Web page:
(SELECT id FROM
     (SELECT id, field 
     FROM table WHERE SID = "1" 
     GROUP BY field 
     HAVING COUNT(field) > 1) 
 as tmp)    

AND field in

 (SELECT DISTINCT field 
 FROM table 
 WHERE SID = "1" 
 GROUP BY field 
 HAVING COUNT(field) > 1)

I couldn't fully test it but I think this works.

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Won't this delete both copies of duplicated item? –  Kamil Szot Apr 13 '10 at 14:47
    
The Field would be the name of field that defines that a row is duplicated. –  David Espart Apr 13 '10 at 14:48
    
yep, you are right Kamil... –  David Espart Apr 13 '10 at 14:49
    
i have to keep one of data –  Ali Demirci Apr 13 '10 at 14:56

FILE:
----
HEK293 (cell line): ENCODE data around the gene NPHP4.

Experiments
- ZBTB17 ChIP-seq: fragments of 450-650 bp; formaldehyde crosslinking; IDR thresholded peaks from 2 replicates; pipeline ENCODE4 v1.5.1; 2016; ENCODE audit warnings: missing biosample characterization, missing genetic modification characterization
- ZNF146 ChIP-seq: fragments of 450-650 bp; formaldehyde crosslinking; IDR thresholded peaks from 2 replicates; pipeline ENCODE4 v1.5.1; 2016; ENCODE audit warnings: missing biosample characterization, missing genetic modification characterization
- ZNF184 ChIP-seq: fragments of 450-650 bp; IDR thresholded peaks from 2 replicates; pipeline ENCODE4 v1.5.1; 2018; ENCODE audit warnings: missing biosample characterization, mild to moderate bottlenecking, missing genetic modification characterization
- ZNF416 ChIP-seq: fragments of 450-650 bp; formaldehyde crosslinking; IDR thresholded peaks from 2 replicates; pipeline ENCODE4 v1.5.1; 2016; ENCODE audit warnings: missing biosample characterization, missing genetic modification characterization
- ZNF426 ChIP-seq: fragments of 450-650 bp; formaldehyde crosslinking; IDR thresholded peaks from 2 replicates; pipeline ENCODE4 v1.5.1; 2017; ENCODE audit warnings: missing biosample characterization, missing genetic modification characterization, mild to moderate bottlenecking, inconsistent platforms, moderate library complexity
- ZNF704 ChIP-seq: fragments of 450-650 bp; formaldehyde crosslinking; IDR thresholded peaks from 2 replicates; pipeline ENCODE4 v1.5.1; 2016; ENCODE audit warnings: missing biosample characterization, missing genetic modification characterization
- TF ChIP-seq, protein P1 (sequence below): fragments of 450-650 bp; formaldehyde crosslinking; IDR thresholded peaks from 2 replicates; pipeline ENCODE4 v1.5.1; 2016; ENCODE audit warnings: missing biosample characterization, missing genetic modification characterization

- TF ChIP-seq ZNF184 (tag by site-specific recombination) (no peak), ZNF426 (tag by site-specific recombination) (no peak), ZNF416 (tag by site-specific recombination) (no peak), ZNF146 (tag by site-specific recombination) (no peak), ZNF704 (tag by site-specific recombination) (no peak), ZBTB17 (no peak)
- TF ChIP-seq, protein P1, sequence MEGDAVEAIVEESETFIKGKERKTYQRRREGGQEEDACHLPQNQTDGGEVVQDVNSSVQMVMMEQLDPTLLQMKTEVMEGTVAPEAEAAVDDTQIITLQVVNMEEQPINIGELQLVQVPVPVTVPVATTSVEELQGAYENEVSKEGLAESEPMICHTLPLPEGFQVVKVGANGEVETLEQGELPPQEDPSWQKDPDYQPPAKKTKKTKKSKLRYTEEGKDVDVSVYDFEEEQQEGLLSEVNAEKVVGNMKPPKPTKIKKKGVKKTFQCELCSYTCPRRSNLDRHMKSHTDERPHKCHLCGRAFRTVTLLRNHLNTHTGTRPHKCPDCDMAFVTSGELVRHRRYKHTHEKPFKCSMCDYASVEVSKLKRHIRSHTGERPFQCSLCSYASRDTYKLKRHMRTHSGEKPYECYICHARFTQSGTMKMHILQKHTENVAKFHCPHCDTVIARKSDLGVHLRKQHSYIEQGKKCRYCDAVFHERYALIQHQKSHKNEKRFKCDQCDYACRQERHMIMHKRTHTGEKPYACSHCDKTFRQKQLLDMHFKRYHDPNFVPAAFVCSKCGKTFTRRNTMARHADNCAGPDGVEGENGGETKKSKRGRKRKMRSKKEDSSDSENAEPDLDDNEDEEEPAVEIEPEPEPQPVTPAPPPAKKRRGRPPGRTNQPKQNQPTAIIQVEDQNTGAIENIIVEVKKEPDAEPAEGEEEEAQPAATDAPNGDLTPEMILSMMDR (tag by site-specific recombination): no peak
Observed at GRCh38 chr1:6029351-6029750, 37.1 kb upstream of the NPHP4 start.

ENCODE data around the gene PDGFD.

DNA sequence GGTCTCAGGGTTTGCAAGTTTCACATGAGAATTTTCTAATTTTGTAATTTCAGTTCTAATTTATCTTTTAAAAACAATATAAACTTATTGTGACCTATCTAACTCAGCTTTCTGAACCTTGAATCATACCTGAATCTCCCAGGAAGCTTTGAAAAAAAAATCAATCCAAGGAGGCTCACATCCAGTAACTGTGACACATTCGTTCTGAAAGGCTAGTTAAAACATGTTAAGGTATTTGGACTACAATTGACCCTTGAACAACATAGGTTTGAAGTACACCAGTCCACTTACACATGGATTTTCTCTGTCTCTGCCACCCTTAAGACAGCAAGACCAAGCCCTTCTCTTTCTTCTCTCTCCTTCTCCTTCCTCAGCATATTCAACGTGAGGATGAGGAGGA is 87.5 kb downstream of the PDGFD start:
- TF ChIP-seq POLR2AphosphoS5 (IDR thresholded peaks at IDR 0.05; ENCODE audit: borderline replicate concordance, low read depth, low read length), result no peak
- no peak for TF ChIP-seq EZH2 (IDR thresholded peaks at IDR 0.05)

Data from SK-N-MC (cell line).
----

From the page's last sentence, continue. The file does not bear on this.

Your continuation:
This procedure will remove all duplicates (incl multiples) in a table, keeping the last duplicate. This is an extension of Retrieving last record in each group

Hope this is useful to someone.

DROP TABLE IF EXISTS UniqueIDs;
CREATE Temporary table UniqueIDs (id Int(11));

INSERT INTO UniqueIDs
    (SELECT T1.ID FROM Table T1 LEFT JOIN Table T2 ON
    (T1.Field1 = T2.Field1 AND T1.Field2 = T2.Field2 #Comparison Fields 
    AND T1.ID < T2.ID)
    WHERE T2.ID IS NULL);

DELETE FROM Table WHERE id NOT IN (SELECT ID FROM UniqueIDs);
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Deleting duplicate rows in MySQL, walkthrough

Create the table and insert some rows:

dev-db> create table penguins(foo int, bar varchar(15), baz datetime);
Query OK, 0 rows affected (0.07 sec)
dev-db> insert into penguins values(1, 'skipper', now());
dev-db> insert into penguins values(1, 'skipper', now());
dev-db> insert into penguins values(3, 'kowalski', now());
dev-db> insert into penguins values(3, 'kowalski', now());
dev-db> insert into penguins values(3, 'kowalski', now());
dev-db> insert into penguins values(4, 'rico', now());